Those 2400-year-old solid-gold bongs unearthed in southern Russia – not actual things. Scythians never smoked bongs because no Scythian bongs ever existed.
What Scythians did do is burn cannabis using braziers. Fumigation with cannabis – or ‘hotboxing’, if you prefer – was a Scythian custom we know was practiced at their funerals. Historical and archaeological evidence for this exists in Book IV of the Histories of Herodotus, a kurgan at Pazyryk in the Altai, and a burial ground in the eastern Pamirs – though the latter did not yield up any tripod ‘hotboxing’ tents.
Cannabis was perhaps also ‘smoked’ recreationally in and around Central Asia by simply throwing the plants onto bonfires, as the Histories describes with an unknown plant and unknown people on a river Herodotus calls the Araxes, which may possibly be the Syr Darya (Jaxartes) of today’s Uzbekistan.
But what we know for sure is cannabis was burned sacramentally at Scythian funeral rites and now, thanks to the so-called ‘bong’ finds, that opiated cannabis drinks were brewed in solid gold vessels, apparently to be drunk from equally exquisite gold cups by the immensely wealthy, immensely powerful Scythian elites.
History’s original dope fiends, these Scythians were ethnolinguistically northern Iranian peoples whose settled and nomadic cultures spanned from what are now Ukraine and Turkey to northwest India, Mongolia, and the frontiers of the Central Chinese Plain. Throughout the Iron Age, Scythian federations dominated much of Eurasia, in some reckonings not just shaping but giving rise to the Axial Age – the birth of civilisation as we understand it and the era of Buddha, Plato, and Lao Tzu. It’s been argued Gautama Buddha and even Lao Tzu were Scythians themselves. True or not, that’s a reminder that not every ethnic Scythian was a pot smoker, kind of the same way that not every Jamaican is a Rasta or every Indian a sadhu of the Juna Akhara. Many Scythians, incidentally, likely wore dreads.
All of which is great….
But there’s no such thing as a Scythian bong. Unless, that is, you’re online and reading the Daily Mail, Daily Express… etc… etc… etc… or world’s worst source of cannabis information, Wikipedia. In which case, Scythian bongs are totally real. FACT!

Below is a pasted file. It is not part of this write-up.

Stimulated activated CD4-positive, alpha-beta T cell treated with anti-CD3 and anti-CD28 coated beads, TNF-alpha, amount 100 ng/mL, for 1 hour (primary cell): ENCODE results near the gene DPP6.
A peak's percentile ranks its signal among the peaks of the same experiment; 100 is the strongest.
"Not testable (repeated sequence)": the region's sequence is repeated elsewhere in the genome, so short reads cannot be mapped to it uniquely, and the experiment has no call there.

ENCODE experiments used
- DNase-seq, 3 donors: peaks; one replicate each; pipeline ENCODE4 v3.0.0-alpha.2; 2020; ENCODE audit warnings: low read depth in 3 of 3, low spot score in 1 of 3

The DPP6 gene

Not exactly… Actual fact is the Scythian bong is just another instance of unreality and how it multiplies online.
Born shortly after the May 22nd 2015 publication in National Geographic of an article by Andrew Curry entitled Gold Artifacts Tell Tale of Drug-Fuelled Rituals and “Bastard Wars”, Scythian bongs undertook a rapid, thoroughly Scythian conquest of the expanses of the Internet.
Note that “shortly after”, because nowhere in Curry’s article is there any mention of bongs. All the bong claims are from clickbait published by cynical UK tabloids that caught wind of his National Geographic article.
Meanwhile, back in reality, Curry’s expert source is the archaeologist Andrei Belinski, who in summer 2013 unearthed astonishing gold treasure from a Scythian kurgan in the steppe grasslands of Stavropolski Krai, southern Russia. It’s these gold objects that provide one part of the material basis for the otherwise entirely imaginary 2400-year-old Scythian bongs….
Exquisite as it is, this gold treasure in fact comprises two vessels and three small gold cups, plus a heavy gold ring and armbands. No bongs. No pipes. Not even any braziers. “The chamber contained two bucket-shaped gold vessels, each placed upside down. Inside were three gold cups.…” These showed “no sign of charring or burning.” Belinski speculates that “they were used to brew and drink a strong opium concoction.”
Enter the “black residue” inside the vessels, which is the second fragment of objectively verifiable reality out of which the Scythian bongs fantasy was born. Sent to a criminology lab, this black residue tested “positive for opium and cannabis.” This is the basis for Belinski’s speculation. His guess is that “cannabis was burning nearby.” That’s a guess based partly on the Histories’ account of Scythian cannabis fumigation and partly, it seems, on an assumption by Belinski that cannabis is not a drug that is drunk.
Because a much more straightforward explanation for this black residue containing traces of opium and cannabis is that – you guessed it – the brew contained opium and cannabis.
These gold drinking vessels belonged to very wealthy, very powerful Scythian elites. The Scythian federations of the Western Steppe amassed that wealth through Black Sea trade with Greeks and by plundering the settled urban civilizations of the Middle East, where Scythian clans operated as mercenaries and power-brokers, at times seizing control of whole kingdoms and forging empires. That history is told in Herodotus and – if Belinski is right – one of its episodes, the Bastard Wars, is depicted on these very vessels.
As argued by another archaeologist, Andrew Sherratt, to drink – in imitation of the wine of the urbane Middle East – is exactly what you’d expect in this elite context.